Silent in the Grave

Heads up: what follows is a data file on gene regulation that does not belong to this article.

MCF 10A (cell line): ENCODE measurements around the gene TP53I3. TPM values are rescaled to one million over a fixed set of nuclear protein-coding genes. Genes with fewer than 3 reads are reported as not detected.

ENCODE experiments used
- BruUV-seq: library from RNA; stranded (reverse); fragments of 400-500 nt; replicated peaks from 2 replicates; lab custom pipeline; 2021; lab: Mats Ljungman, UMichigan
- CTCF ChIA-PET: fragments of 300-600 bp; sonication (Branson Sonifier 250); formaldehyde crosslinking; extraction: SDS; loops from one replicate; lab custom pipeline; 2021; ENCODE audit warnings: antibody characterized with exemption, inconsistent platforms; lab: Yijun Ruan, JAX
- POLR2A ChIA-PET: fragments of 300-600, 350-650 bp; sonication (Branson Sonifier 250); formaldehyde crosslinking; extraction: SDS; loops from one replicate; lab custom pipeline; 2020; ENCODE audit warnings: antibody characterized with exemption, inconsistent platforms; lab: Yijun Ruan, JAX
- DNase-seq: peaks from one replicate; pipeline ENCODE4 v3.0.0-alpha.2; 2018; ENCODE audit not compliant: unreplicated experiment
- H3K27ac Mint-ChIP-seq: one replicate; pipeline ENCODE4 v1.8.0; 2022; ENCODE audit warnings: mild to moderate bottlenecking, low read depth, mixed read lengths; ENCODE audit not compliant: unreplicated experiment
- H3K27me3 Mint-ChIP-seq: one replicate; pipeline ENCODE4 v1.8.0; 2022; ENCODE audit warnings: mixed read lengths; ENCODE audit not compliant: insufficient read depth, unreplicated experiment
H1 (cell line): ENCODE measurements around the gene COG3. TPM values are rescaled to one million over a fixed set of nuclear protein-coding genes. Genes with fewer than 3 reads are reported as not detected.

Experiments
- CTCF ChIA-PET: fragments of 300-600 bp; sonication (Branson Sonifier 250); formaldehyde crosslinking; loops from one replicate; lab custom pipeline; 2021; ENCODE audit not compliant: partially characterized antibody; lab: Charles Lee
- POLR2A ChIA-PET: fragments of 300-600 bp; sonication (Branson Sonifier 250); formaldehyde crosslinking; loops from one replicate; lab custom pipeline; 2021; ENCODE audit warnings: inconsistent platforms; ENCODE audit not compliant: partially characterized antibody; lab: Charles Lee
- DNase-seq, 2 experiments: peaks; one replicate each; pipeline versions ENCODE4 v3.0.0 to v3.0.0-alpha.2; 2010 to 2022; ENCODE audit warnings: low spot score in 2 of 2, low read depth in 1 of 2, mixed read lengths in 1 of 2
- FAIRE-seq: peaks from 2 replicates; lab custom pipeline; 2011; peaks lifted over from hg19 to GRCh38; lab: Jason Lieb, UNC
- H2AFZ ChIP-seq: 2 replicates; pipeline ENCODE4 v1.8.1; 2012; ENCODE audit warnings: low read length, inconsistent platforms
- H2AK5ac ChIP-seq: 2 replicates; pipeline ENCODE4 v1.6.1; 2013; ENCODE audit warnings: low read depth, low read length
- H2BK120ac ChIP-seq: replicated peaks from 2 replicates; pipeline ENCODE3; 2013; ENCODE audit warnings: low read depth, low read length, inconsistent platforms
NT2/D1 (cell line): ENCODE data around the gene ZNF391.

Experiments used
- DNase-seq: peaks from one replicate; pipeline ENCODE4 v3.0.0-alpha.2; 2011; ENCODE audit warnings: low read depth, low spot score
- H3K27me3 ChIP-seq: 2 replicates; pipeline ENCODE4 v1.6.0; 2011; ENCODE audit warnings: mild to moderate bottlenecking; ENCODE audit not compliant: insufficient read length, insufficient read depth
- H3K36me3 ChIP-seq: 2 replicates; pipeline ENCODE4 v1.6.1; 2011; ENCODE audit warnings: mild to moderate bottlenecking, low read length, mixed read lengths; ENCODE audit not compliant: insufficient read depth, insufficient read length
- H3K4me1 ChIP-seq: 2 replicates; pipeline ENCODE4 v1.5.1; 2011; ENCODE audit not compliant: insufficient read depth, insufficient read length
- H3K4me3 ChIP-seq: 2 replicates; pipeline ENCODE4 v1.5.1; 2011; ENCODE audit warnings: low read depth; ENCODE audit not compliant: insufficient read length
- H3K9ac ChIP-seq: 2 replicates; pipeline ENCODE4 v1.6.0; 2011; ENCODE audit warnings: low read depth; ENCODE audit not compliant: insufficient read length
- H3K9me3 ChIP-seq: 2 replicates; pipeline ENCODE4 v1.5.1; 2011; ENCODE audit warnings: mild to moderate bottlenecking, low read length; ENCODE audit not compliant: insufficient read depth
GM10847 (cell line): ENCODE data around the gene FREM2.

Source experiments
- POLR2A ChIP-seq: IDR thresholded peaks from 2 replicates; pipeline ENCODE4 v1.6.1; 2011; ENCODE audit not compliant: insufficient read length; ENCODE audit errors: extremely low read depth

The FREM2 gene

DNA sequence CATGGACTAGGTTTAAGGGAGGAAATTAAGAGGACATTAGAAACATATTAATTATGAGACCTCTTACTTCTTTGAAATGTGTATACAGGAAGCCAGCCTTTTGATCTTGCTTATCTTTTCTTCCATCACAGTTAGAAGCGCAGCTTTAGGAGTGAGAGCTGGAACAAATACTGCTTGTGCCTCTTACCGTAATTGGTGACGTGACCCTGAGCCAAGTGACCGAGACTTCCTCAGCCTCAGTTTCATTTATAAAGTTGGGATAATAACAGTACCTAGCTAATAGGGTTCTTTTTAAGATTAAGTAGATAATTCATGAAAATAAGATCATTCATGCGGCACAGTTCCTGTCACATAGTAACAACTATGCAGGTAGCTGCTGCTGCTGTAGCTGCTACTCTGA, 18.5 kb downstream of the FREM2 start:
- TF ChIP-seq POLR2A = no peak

This can only be described as a rich plum pudding of a book, full of everything you would find in a Victorian melodrama. And what melodrama it is. In 1886, in London, we have the hero, Nicholas Brisbane, the violin-playing, bastard grandson of a duke who is a Byronically handsome private detective with second sight and gypsy blood. Next there’s the heroine, Lady Julia Grey, a lord’s daughter who was reared unconventionally, of course, behaving like a Victorian miss one moment and a 21st century heroine the next. She’s in an unhappy marriage that ends in the death of her wealthy, well-bred husband on the first page. A cracking opening, and the pace is kept up right through the book. There are the now expected homosexual and lesbian liaisons as well as the build-up to a Big Romance for our heroine in the next book. The plot is basic. Who killed my husband? However, there are so many subplots and such a large cast of personalities that there are almost too many plums in the pudding. Best taken chapter by chapter at bedtime.